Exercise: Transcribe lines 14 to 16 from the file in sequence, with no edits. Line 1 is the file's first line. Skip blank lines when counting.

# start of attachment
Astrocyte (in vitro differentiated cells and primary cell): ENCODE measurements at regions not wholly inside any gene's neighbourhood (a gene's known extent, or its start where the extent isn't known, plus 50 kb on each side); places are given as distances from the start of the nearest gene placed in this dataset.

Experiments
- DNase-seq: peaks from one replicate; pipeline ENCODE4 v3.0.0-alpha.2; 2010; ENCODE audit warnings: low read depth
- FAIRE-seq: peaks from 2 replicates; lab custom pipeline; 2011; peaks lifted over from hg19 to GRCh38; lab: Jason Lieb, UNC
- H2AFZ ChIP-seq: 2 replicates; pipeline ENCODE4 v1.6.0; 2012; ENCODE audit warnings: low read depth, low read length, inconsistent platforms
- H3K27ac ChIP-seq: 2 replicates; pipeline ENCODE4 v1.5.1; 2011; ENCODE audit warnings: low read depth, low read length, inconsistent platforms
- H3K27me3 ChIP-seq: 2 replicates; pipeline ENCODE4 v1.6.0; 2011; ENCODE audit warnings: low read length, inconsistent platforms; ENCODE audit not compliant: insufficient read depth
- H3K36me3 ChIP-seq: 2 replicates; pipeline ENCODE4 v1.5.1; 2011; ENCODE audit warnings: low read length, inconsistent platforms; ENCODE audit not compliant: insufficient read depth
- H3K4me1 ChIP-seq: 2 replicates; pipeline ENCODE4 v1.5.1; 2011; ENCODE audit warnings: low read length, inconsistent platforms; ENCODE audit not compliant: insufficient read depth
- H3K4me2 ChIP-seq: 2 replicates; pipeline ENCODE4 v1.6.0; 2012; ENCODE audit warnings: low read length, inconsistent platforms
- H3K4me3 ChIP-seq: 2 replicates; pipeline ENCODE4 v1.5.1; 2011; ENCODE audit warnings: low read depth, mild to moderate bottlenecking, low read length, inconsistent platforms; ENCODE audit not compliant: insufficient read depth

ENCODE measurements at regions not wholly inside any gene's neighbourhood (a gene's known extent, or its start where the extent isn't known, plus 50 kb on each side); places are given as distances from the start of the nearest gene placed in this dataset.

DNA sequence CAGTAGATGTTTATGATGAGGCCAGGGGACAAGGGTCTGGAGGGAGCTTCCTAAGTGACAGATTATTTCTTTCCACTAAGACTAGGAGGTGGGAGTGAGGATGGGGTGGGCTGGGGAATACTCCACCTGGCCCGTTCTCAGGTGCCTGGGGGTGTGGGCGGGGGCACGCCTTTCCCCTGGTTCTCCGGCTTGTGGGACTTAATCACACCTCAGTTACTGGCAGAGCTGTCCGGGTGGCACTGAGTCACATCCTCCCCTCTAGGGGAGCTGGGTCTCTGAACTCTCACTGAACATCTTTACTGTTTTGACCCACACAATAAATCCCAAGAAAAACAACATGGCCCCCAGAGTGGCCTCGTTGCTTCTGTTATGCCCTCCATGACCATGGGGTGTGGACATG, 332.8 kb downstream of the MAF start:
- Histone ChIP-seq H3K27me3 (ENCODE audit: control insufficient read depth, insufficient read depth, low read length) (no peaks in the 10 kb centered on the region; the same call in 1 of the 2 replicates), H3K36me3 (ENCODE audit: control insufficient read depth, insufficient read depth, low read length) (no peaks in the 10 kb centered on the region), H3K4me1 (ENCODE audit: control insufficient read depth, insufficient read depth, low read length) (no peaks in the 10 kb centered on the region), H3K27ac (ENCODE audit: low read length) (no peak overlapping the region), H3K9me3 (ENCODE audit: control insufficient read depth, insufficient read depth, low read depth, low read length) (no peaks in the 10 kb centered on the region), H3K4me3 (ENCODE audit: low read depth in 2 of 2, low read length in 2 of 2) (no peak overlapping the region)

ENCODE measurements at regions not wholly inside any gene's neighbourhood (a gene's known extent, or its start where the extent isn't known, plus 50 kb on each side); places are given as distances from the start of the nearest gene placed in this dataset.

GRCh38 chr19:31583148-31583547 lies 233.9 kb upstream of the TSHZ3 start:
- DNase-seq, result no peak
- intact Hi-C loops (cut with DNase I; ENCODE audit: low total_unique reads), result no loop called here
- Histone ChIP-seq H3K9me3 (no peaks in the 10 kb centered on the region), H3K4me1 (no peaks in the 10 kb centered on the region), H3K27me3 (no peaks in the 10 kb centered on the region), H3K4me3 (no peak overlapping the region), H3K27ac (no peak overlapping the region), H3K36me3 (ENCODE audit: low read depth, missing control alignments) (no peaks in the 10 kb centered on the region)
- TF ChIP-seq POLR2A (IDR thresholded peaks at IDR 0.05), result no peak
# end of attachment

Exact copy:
- Histone ChIP-seq H3K27me3 (ENCODE audit: control insufficient read depth, insufficient read depth, low read length) (no peaks in the 10 kb centered on the region; the same call in 1 of the 2 replicates), H3K36me3 (ENCODE audit: control insufficient read depth, insufficient read depth, low read length) (no peaks in the 10 kb centered on the region), H3K4me1 (ENCODE audit: control insufficient read depth, insufficient read depth, low read length) (no peaks in the 10 kb centered on the region), H3K27ac (ENCODE audit: low read length) (no peak overlapping the region), H3K9me3 (ENCODE audit: control insufficient read depth, insufficient read depth, low read depth, low read length) (no peaks in the 10 kb centered on the region), H3K4me3 (ENCODE audit: low read depth in 2 of 2, low read length in 2 of 2) (no peak overlapping the region)

ENCODE measurements at regions not wholly inside any gene's neighbourhood (a gene's known extent, or its start where the extent isn't known, plus 50 kb on each side); places are given as distances from the start of the nearest gene placed in this dataset.

GRCh38 chr19:31583148-31583547 lies 233.9 kb upstream of the TSHZ3 start: